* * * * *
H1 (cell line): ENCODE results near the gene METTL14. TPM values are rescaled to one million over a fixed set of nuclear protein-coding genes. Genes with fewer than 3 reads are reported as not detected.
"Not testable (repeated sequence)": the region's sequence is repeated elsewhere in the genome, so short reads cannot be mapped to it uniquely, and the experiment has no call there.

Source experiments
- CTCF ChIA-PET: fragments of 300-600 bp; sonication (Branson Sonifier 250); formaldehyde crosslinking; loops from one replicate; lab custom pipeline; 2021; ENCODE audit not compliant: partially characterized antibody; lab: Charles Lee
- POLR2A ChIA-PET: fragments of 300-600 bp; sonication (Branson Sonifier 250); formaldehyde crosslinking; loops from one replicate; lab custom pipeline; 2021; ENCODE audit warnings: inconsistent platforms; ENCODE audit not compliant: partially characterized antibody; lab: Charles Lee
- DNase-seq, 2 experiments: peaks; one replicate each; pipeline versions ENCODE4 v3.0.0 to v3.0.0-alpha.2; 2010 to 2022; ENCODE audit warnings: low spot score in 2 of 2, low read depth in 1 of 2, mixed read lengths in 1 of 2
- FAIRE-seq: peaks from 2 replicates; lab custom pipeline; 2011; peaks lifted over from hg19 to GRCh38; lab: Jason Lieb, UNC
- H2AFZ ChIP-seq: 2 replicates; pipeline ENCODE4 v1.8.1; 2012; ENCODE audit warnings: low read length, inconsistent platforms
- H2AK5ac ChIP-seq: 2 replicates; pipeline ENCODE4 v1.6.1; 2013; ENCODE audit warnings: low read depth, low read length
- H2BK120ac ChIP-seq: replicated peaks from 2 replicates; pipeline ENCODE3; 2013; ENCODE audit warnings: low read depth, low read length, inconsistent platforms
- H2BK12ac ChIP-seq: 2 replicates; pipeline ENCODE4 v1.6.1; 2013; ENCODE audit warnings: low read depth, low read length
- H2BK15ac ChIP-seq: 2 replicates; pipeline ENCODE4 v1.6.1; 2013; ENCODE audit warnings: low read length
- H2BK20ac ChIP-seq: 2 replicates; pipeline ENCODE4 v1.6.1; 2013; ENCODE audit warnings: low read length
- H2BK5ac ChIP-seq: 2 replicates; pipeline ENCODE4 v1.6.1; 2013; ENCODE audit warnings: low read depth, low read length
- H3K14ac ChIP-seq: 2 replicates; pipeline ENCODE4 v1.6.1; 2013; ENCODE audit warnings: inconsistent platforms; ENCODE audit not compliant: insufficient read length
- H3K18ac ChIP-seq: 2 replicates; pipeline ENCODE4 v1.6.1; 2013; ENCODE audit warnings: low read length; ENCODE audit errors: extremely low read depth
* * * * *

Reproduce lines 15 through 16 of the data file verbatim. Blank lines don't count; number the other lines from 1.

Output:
- H3K14ac ChIP-seq: 2 replicates; pipeline ENCODE4 v1.6.1; 2013; ENCODE audit warnings: inconsistent platforms; ENCODE audit not compliant: insufficient read length
- H3K18ac ChIP-seq: 2 replicates; pipeline ENCODE4 v1.6.1; 2013; ENCODE audit warnings: low read length; ENCODE audit errors: extremely low read depth